Women activists and labour unionists stormed the seat of Lagos state government, Alausa, Ikeja, on Thursday, seeking audience with Governor Babajide Sanwo-Olu, with a petition that privatisation of water was evil and constitute gender-based violence against women.
The women, who banded together on the platform of Our Water Our Right Coalition, converged at the gate of Shoprite, from where they marched to the state Assembly.
They carried placards with messages such as “Our water is our right,” “Africa says no to water privatisation”, “Keep public water in public hands”, “Water Privatisation is a burden to African women” and chanted solidarity songs.
Their demands, as listed in the petition addressed to Governor Sanwo-Olu, is that the state reject all forms of corporate control of water and privatisation of water services, including through “public-private partnership”;
Fulfill their obligation to respect, protect and fulfill human right to water for all people, among demand.
The women said instead of privatisation, African governments should explore regional bodies like the African Union, ECOWAS, Economic Community of Central African States and East African Development Community, to foster collaboration by supporting public-public partnership in the water sector.
The protesting women stormed the gates of the state Assembly, asking to see the lawmakers to help deliver their message to the governor.
Eventually, Mr. Hudenyin Kolawole, Director, Political Affairs, Office of Civic Engagement, Governor’s Office, came out to take the petition.
He promised to deliver it to the governor.
The women refused to yield, asking to see the lawmakers.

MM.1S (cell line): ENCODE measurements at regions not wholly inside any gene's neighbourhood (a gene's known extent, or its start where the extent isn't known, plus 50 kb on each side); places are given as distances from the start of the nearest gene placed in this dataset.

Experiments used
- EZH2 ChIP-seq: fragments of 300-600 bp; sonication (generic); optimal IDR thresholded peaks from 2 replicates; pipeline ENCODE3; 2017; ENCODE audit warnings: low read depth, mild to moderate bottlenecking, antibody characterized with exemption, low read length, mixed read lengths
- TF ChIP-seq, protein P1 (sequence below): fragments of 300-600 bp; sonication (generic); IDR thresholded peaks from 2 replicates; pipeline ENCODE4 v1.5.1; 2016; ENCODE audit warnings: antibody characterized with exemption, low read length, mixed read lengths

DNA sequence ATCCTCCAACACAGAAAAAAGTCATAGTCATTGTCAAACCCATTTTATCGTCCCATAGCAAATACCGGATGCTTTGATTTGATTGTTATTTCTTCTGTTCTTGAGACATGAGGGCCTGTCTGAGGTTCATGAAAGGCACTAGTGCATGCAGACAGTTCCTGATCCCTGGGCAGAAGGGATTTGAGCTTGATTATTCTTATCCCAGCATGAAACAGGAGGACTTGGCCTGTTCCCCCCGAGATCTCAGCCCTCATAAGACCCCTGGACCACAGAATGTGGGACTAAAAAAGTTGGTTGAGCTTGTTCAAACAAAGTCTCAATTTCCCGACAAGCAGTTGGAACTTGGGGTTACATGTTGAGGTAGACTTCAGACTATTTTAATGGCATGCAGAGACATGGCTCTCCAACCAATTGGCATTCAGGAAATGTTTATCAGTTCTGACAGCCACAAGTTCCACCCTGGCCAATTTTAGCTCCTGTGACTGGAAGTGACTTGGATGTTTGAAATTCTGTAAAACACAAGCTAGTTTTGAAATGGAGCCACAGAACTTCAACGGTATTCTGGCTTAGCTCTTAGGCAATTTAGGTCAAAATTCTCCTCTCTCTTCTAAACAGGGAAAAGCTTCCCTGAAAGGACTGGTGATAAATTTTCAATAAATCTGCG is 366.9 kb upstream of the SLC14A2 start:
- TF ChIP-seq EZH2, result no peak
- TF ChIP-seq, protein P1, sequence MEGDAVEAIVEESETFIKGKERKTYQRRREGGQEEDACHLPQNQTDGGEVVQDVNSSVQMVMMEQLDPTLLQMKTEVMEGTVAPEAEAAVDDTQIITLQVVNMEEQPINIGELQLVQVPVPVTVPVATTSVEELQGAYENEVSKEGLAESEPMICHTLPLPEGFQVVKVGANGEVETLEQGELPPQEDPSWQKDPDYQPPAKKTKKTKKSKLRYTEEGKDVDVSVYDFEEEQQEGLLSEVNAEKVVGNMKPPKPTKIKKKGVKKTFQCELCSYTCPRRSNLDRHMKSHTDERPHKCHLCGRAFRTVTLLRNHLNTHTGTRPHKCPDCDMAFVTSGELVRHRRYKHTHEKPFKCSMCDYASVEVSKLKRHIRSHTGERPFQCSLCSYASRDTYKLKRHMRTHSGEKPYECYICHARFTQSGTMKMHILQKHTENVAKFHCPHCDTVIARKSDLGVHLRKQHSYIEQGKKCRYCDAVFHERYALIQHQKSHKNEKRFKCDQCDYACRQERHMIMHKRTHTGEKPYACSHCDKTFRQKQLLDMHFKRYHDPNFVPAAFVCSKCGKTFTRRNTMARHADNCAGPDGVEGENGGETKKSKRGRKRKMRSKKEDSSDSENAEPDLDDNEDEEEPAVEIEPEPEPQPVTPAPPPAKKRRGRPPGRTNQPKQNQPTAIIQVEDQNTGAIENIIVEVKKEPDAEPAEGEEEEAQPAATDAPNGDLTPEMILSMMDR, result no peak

According to Aderonke Ige, Associate Director, Corporate Accountability and Public Participation Africa, CAPPA, solutions had been provided in place of privatisation and are contained in a report— “Lagos Water Crisis: Alternative Roadmap for Water Sector”.
But, she contended, copies of the report and other petitions had been delivered to the governor’s office, with no response or action seen.
However, Mr. Kolawole promised that unlike previous petitions from the women, this one will be delivered and the governor will respond and an engagement on the matter will commence.
The march was part of events marking the Africa Week of Action Against Water Privatisation (October 11 to 15).
Earlier, the women, on the platform of the Our Water Our Right Coalition, told newsmen that privatisation of water would be a direct attack on women who need clean affordable water for their hygiene and homes.
Privatisation, they feared, would leave them at the mercy of profit-focused businessmen.
Signatories to the petition are: Veronica Nwanya, Coordinator, AWASHNET; Akinbode Oluwafemi, Executive Director, Corporate Accountability and Public Participation Africa, CAPPA; Vicky Uremma, Executive Director, Child Health Organisation; and Betty Abbah, Executive Director, CEE-Hope.
The Our Water Our Right Coalition is a movement by CAPPA; Amalgamated Union of Public Corporations, Civil Service Technical and Recreational Employees, AUPCTRE; Joint Action Front, JAF; Africa Women Water Sanitation and Hygiene Network, AWASHNET, and water justice advocates across Africa.
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